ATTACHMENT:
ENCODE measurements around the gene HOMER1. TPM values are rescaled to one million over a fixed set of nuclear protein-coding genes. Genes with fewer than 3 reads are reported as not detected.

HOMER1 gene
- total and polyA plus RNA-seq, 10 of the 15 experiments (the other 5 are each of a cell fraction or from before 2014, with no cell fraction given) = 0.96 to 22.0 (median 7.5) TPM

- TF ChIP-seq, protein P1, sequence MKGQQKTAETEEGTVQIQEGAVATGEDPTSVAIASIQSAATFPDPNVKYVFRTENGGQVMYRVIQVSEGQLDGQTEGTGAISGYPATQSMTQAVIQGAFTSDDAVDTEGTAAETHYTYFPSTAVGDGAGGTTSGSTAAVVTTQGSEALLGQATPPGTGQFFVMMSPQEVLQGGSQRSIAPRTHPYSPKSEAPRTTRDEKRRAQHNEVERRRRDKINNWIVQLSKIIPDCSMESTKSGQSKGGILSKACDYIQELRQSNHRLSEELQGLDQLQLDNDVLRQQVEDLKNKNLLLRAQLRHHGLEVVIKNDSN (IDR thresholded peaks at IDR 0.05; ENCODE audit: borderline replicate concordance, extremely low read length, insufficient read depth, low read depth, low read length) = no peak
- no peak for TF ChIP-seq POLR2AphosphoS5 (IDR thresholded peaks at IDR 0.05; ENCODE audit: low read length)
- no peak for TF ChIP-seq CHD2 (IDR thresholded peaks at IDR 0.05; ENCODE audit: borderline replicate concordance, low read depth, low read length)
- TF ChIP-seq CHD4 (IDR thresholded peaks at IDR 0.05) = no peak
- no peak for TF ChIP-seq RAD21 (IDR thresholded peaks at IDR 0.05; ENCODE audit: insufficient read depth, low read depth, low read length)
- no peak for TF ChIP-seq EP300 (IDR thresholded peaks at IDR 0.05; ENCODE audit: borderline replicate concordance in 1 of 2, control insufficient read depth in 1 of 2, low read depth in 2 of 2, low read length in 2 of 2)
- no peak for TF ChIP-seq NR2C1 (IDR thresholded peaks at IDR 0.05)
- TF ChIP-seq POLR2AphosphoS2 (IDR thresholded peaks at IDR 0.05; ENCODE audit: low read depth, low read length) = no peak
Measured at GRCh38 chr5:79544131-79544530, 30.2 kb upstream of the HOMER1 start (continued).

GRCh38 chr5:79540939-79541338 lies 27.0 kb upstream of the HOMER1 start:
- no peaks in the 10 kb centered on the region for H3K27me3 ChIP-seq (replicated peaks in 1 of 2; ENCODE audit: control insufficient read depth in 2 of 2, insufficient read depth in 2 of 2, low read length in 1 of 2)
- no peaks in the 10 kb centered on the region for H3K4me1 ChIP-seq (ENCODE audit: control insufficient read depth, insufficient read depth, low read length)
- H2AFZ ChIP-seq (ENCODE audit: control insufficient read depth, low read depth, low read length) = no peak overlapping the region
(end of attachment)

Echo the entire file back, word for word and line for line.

ENCODE measurements around the gene HOMER1. TPM values are rescaled to one million over a fixed set of nuclear protein-coding genes. Genes with fewer than 3 reads are reported as not detected.

HOMER1 gene
- total and polyA plus RNA-seq, 10 of the 15 experiments (the other 5 are each of a cell fraction or from before 2014, with no cell fraction given) = 0.96 to 22.0 (median 7.5) TPM

- TF ChIP-seq, protein P1, sequence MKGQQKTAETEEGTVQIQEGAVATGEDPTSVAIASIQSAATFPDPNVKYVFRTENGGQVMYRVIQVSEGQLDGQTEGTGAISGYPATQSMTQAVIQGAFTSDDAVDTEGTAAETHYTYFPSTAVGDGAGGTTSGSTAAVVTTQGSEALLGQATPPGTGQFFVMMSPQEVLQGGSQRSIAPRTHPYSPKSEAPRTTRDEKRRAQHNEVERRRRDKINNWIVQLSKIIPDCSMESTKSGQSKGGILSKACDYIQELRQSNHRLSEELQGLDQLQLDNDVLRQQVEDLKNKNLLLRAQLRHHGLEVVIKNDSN (IDR thresholded peaks at IDR 0.05; ENCODE audit: borderline replicate concordance, extremely low read length, insufficient read depth, low read depth, low read length) = no peak
- no peak for TF ChIP-seq POLR2AphosphoS5 (IDR thresholded peaks at IDR 0.05; ENCODE audit: low read length)
- no peak for TF ChIP-seq CHD2 (IDR thresholded peaks at IDR 0.05; ENCODE audit: borderline replicate concordance, low read depth, low read length)
- TF ChIP-seq CHD4 (IDR thresholded peaks at IDR 0.05) = no peak
- no peak for TF ChIP-seq RAD21 (IDR thresholded peaks at IDR 0.05; ENCODE audit: insufficient read depth, low read depth, low read length)
- no peak for TF ChIP-seq EP300 (IDR thresholded peaks at IDR 0.05; ENCODE audit: borderline replicate concordance in 1 of 2, control insufficient read depth in 1 of 2, low read depth in 2 of 2, low read length in 2 of 2)
- no peak for TF ChIP-seq NR2C1 (IDR thresholded peaks at IDR 0.05)
- TF ChIP-seq POLR2AphosphoS2 (IDR thresholded peaks at IDR 0.05; ENCODE audit: low read depth, low read length) = no peak
Measured at GRCh38 chr5:79544131-79544530, 30.2 kb upstream of the HOMER1 start (continued).

GRCh38 chr5:79540939-79541338 lies 27.0 kb upstream of the HOMER1 start:
- no peaks in the 10 kb centered on the region for H3K27me3 ChIP-seq (replicated peaks in 1 of 2; ENCODE audit: control insufficient read depth in 2 of 2, insufficient read depth in 2 of 2, low read length in 1 of 2)
- no peaks in the 10 kb centered on the region for H3K4me1 ChIP-seq (ENCODE audit: control insufficient read depth, insufficient read depth, low read length)
- H2AFZ ChIP-seq (ENCODE audit: control insufficient read depth, low read depth, low read length) = no peak overlapping the region